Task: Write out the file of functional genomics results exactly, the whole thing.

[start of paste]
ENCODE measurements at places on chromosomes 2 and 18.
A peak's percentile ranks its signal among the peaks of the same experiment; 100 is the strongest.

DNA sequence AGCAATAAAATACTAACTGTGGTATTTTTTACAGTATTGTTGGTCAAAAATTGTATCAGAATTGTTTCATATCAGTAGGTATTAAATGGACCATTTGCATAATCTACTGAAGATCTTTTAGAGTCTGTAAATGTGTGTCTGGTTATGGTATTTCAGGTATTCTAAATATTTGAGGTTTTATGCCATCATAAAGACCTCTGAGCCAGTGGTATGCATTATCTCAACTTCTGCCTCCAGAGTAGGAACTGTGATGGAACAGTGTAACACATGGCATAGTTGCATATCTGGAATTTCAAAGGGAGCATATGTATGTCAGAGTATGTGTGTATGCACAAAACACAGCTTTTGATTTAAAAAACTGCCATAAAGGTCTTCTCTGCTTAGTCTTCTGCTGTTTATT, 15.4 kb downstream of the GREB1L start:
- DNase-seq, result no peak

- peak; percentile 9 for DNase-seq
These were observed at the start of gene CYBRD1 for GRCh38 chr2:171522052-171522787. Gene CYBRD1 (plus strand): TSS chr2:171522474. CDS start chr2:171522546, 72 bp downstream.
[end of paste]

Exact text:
ENCODE measurements at places on chromosomes 2 and 18.
A peak's percentile ranks its signal among the peaks of the same experiment; 100 is the strongest.

DNA sequence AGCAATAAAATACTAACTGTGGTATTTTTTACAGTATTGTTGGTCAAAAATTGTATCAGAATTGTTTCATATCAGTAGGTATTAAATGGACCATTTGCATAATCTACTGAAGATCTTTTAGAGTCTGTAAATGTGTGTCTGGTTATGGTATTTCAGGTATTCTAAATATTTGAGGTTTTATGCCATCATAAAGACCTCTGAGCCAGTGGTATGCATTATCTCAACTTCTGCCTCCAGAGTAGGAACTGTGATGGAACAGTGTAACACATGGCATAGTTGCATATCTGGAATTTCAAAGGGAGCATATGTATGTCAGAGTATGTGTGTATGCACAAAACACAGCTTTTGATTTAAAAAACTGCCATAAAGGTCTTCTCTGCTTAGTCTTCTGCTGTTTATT, 15.4 kb downstream of the GREB1L start:
- DNase-seq, result no peak

- peak; percentile 9 for DNase-seq
These were observed at the start of gene CYBRD1 for GRCh38 chr2:171522052-171522787. Gene CYBRD1 (plus strand): TSS chr2:171522474. CDS start chr2:171522546, 72 bp downstream.